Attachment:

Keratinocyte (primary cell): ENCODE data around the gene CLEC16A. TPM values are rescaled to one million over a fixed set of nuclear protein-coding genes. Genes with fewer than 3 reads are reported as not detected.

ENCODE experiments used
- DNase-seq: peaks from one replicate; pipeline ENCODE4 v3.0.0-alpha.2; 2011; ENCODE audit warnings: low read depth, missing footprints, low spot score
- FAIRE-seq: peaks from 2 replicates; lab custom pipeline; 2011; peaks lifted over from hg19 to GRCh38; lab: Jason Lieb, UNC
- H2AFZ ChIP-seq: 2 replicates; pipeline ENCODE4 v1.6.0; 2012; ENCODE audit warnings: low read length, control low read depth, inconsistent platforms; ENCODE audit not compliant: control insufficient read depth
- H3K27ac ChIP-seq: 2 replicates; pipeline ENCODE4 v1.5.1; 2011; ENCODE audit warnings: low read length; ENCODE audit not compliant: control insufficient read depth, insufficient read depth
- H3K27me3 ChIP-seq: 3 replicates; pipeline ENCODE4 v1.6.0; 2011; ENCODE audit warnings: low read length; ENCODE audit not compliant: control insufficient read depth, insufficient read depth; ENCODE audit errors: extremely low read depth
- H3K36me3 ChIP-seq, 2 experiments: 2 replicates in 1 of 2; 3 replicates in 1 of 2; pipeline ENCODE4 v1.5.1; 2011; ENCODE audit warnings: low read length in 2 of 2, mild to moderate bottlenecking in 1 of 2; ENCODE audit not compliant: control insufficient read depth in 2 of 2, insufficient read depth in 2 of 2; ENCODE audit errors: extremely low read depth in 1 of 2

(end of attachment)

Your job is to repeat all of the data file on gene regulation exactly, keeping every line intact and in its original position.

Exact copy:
Keratinocyte (primary cell): ENCODE data around the gene CLEC16A. TPM values are rescaled to one million over a fixed set of nuclear protein-coding genes. Genes with fewer than 3 reads are reported as not detected.

ENCODE experiments used
- DNase-seq: peaks from one replicate; pipeline ENCODE4 v3.0.0-alpha.2; 2011; ENCODE audit warnings: low read depth, missing footprints, low spot score
- FAIRE-seq: peaks from 2 replicates; lab custom pipeline; 2011; peaks lifted over from hg19 to GRCh38; lab: Jason Lieb, UNC
- H2AFZ ChIP-seq: 2 replicates; pipeline ENCODE4 v1.6.0; 2012; ENCODE audit warnings: low read length, control low read depth, inconsistent platforms; ENCODE audit not compliant: control insufficient read depth
- H3K27ac ChIP-seq: 2 replicates; pipeline ENCODE4 v1.5.1; 2011; ENCODE audit warnings: low read length; ENCODE audit not compliant: control insufficient read depth, insufficient read depth
- H3K27me3 ChIP-seq: 3 replicates; pipeline ENCODE4 v1.6.0; 2011; ENCODE audit warnings: low read length; ENCODE audit not compliant: control insufficient read depth, insufficient read depth; ENCODE audit errors: extremely low read depth
- H3K36me3 ChIP-seq, 2 experiments: 2 replicates in 1 of 2; 3 replicates in 1 of 2; pipeline ENCODE4 v1.5.1; 2011; ENCODE audit warnings: low read length in 2 of 2, mild to moderate bottlenecking in 1 of 2; ENCODE audit not compliant: control insufficient read depth in 2 of 2, insufficient read depth in 2 of 2; ENCODE audit errors: extremely low read depth in 1 of 2